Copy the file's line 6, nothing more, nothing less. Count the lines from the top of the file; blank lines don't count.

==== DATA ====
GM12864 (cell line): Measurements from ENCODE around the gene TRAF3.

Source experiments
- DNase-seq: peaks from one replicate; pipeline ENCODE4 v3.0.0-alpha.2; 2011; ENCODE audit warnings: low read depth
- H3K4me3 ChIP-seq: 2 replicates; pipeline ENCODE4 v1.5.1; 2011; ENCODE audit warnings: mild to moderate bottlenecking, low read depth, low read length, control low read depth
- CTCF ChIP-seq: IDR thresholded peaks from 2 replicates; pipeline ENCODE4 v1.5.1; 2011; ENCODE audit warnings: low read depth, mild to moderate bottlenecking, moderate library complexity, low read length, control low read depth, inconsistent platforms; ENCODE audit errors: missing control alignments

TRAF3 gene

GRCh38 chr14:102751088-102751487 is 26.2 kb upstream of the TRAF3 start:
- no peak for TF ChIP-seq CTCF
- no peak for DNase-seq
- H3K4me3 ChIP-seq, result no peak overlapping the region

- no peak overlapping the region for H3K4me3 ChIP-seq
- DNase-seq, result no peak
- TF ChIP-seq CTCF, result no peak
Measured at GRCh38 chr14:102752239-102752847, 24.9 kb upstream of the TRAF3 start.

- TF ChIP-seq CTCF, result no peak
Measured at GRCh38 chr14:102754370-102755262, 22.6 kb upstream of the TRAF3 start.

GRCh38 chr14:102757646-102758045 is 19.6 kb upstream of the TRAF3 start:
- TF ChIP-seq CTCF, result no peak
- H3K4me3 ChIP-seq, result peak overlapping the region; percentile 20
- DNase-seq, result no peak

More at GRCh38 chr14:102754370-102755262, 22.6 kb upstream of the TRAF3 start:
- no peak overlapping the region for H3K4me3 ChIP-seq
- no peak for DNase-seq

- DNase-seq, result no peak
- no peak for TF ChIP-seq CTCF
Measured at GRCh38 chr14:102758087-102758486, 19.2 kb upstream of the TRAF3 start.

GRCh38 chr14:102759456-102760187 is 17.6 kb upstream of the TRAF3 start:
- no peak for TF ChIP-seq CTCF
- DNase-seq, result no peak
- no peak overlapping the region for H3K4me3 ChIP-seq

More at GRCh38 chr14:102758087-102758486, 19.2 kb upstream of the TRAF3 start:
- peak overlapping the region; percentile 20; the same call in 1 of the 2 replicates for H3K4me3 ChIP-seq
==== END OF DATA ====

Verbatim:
TRAF3 gene